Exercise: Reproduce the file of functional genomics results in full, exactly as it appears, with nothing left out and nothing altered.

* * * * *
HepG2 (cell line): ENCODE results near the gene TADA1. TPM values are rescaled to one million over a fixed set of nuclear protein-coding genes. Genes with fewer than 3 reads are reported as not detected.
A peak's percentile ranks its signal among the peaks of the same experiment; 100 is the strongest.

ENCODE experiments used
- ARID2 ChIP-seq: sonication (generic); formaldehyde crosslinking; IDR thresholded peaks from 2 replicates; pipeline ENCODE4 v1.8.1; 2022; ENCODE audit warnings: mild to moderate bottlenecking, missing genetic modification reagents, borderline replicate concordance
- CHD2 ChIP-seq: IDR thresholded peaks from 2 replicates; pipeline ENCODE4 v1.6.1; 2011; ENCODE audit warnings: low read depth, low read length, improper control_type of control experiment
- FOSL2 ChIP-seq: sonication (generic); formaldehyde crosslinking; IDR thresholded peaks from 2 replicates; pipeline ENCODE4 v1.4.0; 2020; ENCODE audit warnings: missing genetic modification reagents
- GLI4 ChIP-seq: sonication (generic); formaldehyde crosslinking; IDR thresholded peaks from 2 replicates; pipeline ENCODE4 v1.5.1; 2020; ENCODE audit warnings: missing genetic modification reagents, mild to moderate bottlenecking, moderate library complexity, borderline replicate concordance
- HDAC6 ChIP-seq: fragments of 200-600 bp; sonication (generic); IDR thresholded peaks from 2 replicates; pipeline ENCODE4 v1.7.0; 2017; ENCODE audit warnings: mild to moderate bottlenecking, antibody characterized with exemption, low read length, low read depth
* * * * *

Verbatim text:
HepG2 (cell line): ENCODE results near the gene TADA1. TPM values are rescaled to one million over a fixed set of nuclear protein-coding genes. Genes with fewer than 3 reads are reported as not detected.
A peak's percentile ranks its signal among the peaks of the same experiment; 100 is the strongest.

ENCODE experiments used
- ARID2 ChIP-seq: sonication (generic); formaldehyde crosslinking; IDR thresholded peaks from 2 replicates; pipeline ENCODE4 v1.8.1; 2022; ENCODE audit warnings: mild to moderate bottlenecking, missing genetic modification reagents, borderline replicate concordance
- CHD2 ChIP-seq: IDR thresholded peaks from 2 replicates; pipeline ENCODE4 v1.6.1; 2011; ENCODE audit warnings: low read depth, low read length, improper control_type of control experiment
- FOSL2 ChIP-seq: sonication (generic); formaldehyde crosslinking; IDR thresholded peaks from 2 replicates; pipeline ENCODE4 v1.4.0; 2020; ENCODE audit warnings: missing genetic modification reagents
- GLI4 ChIP-seq: sonication (generic); formaldehyde crosslinking; IDR thresholded peaks from 2 replicates; pipeline ENCODE4 v1.5.1; 2020; ENCODE audit warnings: missing genetic modification reagents, mild to moderate bottlenecking, moderate library complexity, borderline replicate concordance
- HDAC6 ChIP-seq: fragments of 200-600 bp; sonication (generic); IDR thresholded peaks from 2 replicates; pipeline ENCODE4 v1.7.0; 2017; ENCODE audit warnings: mild to moderate bottlenecking, antibody characterized with exemption, low read length, low read depth